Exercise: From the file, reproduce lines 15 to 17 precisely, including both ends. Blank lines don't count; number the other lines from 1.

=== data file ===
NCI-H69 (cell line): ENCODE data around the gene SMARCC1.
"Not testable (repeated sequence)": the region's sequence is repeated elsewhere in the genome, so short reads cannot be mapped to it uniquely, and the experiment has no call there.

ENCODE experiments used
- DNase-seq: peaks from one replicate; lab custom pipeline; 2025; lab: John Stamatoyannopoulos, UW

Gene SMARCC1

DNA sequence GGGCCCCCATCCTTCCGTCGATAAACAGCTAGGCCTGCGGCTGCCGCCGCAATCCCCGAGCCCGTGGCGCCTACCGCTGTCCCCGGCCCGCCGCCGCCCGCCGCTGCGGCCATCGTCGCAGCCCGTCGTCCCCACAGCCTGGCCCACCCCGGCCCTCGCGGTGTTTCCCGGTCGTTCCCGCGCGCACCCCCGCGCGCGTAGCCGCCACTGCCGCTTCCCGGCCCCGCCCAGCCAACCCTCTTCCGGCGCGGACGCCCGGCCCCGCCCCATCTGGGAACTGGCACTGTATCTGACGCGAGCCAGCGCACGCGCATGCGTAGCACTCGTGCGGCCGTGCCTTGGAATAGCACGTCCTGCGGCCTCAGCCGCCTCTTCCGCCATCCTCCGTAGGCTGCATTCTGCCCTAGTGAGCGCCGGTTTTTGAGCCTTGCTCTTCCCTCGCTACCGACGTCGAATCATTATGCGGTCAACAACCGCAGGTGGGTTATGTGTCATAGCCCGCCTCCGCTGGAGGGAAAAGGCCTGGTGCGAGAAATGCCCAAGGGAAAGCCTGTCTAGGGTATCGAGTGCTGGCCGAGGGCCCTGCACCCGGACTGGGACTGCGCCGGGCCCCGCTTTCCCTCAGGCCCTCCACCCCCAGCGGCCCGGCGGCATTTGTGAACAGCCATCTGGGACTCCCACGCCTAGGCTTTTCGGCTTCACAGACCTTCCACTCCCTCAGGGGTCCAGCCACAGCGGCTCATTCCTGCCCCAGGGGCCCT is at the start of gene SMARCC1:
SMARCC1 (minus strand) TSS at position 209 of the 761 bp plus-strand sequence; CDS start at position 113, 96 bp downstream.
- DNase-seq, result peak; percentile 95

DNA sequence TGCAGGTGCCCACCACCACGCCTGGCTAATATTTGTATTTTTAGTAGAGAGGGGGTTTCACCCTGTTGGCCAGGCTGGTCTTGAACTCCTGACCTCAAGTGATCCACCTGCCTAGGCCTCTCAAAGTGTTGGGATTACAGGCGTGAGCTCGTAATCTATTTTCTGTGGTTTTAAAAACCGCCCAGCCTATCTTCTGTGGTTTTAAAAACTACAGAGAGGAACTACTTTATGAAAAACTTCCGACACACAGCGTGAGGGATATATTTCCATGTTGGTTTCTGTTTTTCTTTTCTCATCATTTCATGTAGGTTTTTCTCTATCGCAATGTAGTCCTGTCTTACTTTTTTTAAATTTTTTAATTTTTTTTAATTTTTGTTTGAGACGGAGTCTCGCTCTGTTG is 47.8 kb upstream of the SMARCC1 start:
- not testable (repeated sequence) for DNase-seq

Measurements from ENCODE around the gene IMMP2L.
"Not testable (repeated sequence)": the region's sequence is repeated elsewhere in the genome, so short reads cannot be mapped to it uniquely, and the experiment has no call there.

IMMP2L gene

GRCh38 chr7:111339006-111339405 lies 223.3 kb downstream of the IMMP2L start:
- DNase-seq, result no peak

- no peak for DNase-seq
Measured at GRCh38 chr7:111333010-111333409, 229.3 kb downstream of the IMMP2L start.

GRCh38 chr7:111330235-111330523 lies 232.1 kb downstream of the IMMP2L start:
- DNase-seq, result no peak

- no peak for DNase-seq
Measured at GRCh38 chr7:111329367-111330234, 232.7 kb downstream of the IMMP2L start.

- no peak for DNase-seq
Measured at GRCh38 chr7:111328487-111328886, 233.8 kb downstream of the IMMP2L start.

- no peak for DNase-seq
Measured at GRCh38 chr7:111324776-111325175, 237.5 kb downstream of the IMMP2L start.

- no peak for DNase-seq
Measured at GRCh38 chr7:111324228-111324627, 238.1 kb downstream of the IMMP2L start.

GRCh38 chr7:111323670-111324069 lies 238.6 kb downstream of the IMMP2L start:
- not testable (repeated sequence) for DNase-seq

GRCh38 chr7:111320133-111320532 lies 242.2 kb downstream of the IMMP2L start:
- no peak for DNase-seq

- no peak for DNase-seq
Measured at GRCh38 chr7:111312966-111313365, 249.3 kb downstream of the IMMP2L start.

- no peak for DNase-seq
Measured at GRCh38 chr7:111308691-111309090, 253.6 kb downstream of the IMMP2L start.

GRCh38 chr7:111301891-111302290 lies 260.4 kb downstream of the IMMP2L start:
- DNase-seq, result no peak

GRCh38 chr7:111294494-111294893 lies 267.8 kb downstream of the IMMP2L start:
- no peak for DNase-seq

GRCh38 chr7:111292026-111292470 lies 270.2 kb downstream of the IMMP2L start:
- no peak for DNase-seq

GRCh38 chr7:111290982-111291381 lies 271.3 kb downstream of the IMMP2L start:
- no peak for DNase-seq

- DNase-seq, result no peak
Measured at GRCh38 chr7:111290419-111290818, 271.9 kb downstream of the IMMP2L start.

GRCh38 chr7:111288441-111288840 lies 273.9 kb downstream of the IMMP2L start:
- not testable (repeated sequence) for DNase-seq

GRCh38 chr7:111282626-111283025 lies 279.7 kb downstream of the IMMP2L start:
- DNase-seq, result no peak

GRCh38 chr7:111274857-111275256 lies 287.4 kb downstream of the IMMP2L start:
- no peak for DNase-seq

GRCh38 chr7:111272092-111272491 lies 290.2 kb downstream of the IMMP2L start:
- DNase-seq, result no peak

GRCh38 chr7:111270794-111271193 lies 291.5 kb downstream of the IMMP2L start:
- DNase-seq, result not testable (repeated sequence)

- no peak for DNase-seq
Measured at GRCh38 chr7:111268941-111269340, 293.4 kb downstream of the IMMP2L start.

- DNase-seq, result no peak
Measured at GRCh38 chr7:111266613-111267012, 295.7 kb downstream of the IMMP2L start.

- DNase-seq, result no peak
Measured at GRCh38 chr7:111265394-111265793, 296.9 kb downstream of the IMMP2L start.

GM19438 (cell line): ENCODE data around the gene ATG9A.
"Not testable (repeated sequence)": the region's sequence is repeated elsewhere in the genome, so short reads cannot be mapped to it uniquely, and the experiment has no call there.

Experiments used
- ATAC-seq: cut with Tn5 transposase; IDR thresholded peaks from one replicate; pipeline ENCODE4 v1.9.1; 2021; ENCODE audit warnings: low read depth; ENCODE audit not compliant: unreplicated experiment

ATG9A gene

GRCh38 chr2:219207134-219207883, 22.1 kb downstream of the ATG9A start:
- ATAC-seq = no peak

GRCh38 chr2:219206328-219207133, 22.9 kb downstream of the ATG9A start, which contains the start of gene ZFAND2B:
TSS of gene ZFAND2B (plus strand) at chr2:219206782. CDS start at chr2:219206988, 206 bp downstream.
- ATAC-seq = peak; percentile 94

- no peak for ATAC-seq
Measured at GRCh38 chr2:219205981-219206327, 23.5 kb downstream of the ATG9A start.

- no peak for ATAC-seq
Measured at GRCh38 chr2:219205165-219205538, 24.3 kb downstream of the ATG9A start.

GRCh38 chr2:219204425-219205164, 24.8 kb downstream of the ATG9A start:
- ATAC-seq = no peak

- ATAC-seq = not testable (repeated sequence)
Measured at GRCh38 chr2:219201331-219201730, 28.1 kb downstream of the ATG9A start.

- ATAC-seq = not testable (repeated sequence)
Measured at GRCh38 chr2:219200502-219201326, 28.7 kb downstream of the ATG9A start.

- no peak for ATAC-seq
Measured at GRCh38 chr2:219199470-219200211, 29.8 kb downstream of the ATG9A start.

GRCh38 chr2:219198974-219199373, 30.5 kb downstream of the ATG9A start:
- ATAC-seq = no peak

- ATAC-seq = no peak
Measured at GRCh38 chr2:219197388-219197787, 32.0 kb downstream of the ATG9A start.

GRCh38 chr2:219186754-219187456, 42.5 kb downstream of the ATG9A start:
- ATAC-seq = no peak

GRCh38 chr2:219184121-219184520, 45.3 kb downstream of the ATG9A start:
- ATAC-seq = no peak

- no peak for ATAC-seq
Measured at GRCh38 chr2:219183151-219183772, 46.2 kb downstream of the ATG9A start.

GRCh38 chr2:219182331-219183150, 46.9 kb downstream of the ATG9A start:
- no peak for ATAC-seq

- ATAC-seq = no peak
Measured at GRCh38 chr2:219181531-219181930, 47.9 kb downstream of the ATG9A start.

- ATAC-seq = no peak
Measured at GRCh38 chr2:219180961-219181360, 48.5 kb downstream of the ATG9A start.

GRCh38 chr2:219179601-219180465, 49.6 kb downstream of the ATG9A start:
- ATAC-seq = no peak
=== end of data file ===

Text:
- DNase-seq, result no peak

- no peak for DNase-seq
Measured at GRCh38 chr7:111333010-111333409, 229.3 kb downstream of the IMMP2L start.